The Universal Christ

"The resurrection gives us a Christ who is spiritually present; the Holy Spirit gives us a Christ who is universally present. By the coming of the Holy Spirit the risen Christ is made omnipresent, and the whole process of revelation here and now completed. Nothing higher can be looked for until the veil is dropped on the other side. Momentous consequences follow the acceptance of this truth. If the age of the Spirit under which we are now living marks the final outgoing of God to man; if the God who is manifested in Christ is every-where present in the Spirit; if through the medium-ship of the Spirit he dwells in the inner sanctuary of the soul; if he is not only with man, but in man; if through the Holy Spirit his presence within the soul is realized as the presence of Christ, then the time foretold by Jesus has come when temples and shrines are no longer indispensable, when every man has immediate access to God as the Father, and when every humble receptive soul may become "an habitation of God in the Spirit." "
- James Mann Campbell (The Presence, p. 89)

The New Covenant Gift of the Spirit

"Let us recall the three considerations that have been
mentioned. First, that our Lord Himself in His Divine-human nature was on earth, and is now in heaven, possessed of the fulness of the Spirit, and this in such a manner that the Spirit entered into all He was in the one sphere, and enters into all He is in the other. Secondly, that the Spirit given us by our Lord in His glorified condition is His own Spirit in the most definite and particular meaning of the words. Thirdly, that when the Spirit is bestowed upon us He must be made inwardly and experimentally ours, entering into all that we are in a manner similar to that in which He entered into all that Jesus was and is. Let us fix these three points distinctly in our minds, and it will follow that the Spirit promised as the chief gift of the New Covenant is pervaded by human as well as Divine elements. As the Spirit of the exalted and glorified Lord, He is not the Third Person of the Trinity in His absolute and metaphysical existence, but that Person as He is mediated through the Son, who is human as well as Divine. It is on this particular aspect of His being that He diffuses Himself through the members of Christ's body, and abides in them. Only as human, entering into and coalescing with what is human, can He be also our Spirit dwelling in a living and real way within us."
- William Milligan (The Ascension and Heavenly Priesthood of Our Lord, p. 189)

Tuesday, May 23, 2017

God's redemptive action centring in Christ constitutes a revelation, part 1 of 5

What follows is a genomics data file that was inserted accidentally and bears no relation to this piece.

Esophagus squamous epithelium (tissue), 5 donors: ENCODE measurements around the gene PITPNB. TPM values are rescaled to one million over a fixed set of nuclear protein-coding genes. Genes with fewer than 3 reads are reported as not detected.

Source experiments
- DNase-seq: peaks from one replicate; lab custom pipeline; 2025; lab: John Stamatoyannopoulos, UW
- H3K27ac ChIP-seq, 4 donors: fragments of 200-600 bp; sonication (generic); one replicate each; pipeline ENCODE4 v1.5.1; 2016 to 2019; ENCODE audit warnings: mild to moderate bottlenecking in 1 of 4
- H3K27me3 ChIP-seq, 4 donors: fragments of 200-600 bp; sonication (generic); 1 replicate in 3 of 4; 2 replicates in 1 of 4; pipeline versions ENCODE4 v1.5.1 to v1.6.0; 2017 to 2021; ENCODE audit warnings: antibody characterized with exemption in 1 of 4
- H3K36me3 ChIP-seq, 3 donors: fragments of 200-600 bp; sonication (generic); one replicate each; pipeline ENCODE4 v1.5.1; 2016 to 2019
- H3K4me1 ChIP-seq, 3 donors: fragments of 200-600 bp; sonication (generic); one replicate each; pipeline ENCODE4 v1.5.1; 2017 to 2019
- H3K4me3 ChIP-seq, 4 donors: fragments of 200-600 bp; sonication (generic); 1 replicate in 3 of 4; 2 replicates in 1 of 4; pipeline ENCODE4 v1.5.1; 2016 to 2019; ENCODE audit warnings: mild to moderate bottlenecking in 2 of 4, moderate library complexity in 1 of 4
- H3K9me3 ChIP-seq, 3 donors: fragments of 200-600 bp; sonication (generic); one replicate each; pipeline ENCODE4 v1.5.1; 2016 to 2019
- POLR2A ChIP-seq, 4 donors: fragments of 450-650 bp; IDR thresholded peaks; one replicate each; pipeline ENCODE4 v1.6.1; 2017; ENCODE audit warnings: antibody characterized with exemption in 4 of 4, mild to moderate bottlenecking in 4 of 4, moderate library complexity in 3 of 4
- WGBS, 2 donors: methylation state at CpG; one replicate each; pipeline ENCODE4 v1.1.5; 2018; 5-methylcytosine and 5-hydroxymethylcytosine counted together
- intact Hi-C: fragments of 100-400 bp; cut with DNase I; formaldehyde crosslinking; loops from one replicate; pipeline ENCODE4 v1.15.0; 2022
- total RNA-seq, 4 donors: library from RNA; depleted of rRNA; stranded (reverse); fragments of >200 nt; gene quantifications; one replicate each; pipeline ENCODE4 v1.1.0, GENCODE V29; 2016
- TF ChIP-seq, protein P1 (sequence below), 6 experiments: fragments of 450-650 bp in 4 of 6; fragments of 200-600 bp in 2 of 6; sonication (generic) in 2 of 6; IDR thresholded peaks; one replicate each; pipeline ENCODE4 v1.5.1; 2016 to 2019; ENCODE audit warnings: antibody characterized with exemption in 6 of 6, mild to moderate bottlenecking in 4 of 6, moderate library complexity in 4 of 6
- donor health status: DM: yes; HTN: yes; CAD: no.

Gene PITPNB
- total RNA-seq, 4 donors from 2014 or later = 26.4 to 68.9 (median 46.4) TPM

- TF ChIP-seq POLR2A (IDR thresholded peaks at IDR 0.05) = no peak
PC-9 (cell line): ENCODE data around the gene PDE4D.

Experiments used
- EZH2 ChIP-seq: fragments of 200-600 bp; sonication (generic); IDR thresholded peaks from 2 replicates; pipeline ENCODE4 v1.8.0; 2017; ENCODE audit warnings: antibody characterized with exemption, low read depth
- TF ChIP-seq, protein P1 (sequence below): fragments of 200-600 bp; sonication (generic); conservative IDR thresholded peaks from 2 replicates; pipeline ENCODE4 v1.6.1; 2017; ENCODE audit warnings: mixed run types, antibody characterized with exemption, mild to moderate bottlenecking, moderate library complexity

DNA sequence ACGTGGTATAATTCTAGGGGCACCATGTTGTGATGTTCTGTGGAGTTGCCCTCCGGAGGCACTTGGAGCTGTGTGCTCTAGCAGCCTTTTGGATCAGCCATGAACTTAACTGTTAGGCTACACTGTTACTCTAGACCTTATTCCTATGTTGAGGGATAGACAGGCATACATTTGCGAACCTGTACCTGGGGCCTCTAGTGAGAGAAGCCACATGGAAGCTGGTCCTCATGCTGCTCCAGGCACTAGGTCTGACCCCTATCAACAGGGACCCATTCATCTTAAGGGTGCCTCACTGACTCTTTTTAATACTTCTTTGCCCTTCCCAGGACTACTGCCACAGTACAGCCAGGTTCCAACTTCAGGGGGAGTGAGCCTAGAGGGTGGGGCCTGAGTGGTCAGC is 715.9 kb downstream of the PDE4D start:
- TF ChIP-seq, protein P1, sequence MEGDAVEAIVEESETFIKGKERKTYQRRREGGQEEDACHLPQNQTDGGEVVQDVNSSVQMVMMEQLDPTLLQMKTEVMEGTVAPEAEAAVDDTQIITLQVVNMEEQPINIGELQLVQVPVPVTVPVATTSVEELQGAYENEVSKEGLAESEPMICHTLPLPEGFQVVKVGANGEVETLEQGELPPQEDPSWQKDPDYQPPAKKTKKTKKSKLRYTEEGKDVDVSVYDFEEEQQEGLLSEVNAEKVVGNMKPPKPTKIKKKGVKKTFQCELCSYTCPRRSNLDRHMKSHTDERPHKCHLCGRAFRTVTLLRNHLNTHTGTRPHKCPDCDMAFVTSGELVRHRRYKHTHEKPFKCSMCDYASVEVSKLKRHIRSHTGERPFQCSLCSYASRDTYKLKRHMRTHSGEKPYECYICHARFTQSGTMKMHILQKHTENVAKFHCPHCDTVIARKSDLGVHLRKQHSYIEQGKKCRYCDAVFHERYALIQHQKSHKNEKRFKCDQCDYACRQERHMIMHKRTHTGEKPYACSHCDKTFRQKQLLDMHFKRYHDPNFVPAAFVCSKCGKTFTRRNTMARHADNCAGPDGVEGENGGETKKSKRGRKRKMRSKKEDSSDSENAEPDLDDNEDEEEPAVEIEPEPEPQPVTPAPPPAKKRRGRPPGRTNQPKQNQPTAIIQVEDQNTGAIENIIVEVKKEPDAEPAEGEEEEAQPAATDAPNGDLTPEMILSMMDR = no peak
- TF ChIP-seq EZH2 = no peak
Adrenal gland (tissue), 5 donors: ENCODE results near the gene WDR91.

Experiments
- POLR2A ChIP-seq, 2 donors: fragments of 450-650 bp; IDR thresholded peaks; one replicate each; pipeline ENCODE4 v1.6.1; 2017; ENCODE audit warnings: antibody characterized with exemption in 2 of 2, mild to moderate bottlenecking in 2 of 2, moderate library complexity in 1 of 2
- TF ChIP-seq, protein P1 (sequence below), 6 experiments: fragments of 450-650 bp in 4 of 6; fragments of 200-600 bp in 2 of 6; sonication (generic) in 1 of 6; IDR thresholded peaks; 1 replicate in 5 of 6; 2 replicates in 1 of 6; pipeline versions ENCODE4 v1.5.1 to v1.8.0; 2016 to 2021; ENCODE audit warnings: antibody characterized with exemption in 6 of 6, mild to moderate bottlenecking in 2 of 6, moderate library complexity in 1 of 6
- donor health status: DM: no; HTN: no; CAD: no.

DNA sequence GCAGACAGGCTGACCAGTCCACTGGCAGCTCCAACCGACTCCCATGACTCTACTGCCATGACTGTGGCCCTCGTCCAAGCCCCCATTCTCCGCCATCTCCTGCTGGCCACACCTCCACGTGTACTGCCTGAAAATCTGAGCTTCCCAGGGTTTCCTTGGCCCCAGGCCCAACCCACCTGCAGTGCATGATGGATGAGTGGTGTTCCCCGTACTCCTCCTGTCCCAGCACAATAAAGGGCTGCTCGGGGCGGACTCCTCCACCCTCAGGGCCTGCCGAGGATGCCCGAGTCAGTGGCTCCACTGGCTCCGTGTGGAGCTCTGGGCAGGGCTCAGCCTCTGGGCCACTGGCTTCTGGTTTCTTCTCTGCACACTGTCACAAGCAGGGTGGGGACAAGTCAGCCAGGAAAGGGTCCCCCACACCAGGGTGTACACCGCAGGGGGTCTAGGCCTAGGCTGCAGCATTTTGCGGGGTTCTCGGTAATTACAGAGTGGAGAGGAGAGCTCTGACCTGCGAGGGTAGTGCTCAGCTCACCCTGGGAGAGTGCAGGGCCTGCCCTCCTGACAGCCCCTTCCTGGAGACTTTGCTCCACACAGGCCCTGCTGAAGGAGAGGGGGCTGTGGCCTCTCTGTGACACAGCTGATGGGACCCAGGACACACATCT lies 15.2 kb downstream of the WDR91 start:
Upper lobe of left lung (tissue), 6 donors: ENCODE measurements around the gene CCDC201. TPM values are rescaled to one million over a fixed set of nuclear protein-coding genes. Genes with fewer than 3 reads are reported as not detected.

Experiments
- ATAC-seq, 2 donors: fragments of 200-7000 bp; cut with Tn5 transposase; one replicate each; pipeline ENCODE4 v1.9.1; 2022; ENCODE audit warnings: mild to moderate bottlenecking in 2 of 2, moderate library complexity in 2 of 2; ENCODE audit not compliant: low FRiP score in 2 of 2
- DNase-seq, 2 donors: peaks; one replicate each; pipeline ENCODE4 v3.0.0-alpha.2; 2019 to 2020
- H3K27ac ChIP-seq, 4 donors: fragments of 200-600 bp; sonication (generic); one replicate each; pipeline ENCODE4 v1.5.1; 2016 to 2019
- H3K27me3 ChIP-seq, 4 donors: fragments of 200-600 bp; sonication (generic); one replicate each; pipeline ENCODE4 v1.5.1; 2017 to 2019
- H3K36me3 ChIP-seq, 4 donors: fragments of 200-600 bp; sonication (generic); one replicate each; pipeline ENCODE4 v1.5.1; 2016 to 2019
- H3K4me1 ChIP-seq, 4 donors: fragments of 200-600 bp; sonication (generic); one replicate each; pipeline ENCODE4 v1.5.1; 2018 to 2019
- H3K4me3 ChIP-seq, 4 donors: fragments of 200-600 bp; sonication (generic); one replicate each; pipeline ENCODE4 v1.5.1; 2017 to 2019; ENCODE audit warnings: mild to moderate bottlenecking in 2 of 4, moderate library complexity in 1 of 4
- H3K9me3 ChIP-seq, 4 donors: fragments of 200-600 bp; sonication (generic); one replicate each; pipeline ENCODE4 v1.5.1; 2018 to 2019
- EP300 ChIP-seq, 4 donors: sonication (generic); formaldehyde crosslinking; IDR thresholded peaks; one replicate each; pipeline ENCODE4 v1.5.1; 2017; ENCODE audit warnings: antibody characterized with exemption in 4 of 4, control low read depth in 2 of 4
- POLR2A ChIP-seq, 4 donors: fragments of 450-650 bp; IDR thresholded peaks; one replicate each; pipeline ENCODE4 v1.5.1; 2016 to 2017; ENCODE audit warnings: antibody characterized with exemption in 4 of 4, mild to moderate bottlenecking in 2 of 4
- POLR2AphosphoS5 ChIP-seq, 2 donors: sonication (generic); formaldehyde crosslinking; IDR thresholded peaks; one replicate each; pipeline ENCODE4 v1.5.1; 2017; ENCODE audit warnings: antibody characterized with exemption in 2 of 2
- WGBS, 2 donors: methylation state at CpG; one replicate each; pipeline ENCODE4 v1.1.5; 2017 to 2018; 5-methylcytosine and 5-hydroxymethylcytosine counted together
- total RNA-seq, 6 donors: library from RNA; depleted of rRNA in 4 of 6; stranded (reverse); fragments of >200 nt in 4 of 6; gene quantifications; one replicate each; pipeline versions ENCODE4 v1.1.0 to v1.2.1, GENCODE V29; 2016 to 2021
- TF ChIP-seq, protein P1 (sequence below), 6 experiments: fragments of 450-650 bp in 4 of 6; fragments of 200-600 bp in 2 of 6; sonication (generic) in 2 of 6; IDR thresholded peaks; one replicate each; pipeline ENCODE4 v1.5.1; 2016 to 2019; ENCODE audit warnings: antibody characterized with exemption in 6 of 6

"God's redemptive action centring in Christ constitutes a
revelation. In Christ and in God's redemptive action centring
in him as recorded in the Bible, God reveals himself as the Re-
deemer of men from sin. The redemptive action is the revela-
tion. It is a revelation of God himself by what he does, as distin-
guished from a revelation of ready-made doctrines and precepts
communicated in words.
    It was shown in a former chapter that a man cannot know any
object merely by his own subjective activity. The object must
first act in some way on him and so reveal itself, and then the
mind reacts on the object, perceiving and apprehending it. The
same is true of God. Man cannot know God by dint of mere
subjective thinking. There must be some action of God in which
he comes out from the secrecy of his being and reveals himself.
It is essential in the idea of revelation that it must be made
primarily in what God does. Accordingly God's action in re-
demption constitutes his revelation of himself as redeemer. It
is a revelation of himself made in actually redeeming men from
condemnation and sin, not a revelation of truth communicated
in words.
    Here is a double contrast. The object revealed is not prima-
rily formulated truth or doctrine or precept; it is not even reli-
gion; it is God himself, the Redeemer of men. And the revelation
is made not primarily by the medium of words and sentences but
by deeds. It is not an absent father writing to his children to
instruct them as to the nature of the family and the grounds of
filial duty and informing them what he would have them do. It
is rather a father living among his children revealing himself in
all which he does for and with them. God reveals himself in
redemption as the sun reveals itself by shining to all that see its
light and feel its heat. Very different would the revelation of
the sun be by a message to men in total darkness, teaching them
by words the scientific theory of light."

- Samuel Harris (The Self-Revelation of God, pgs. 446-447)

*Re-post from 8/3/15

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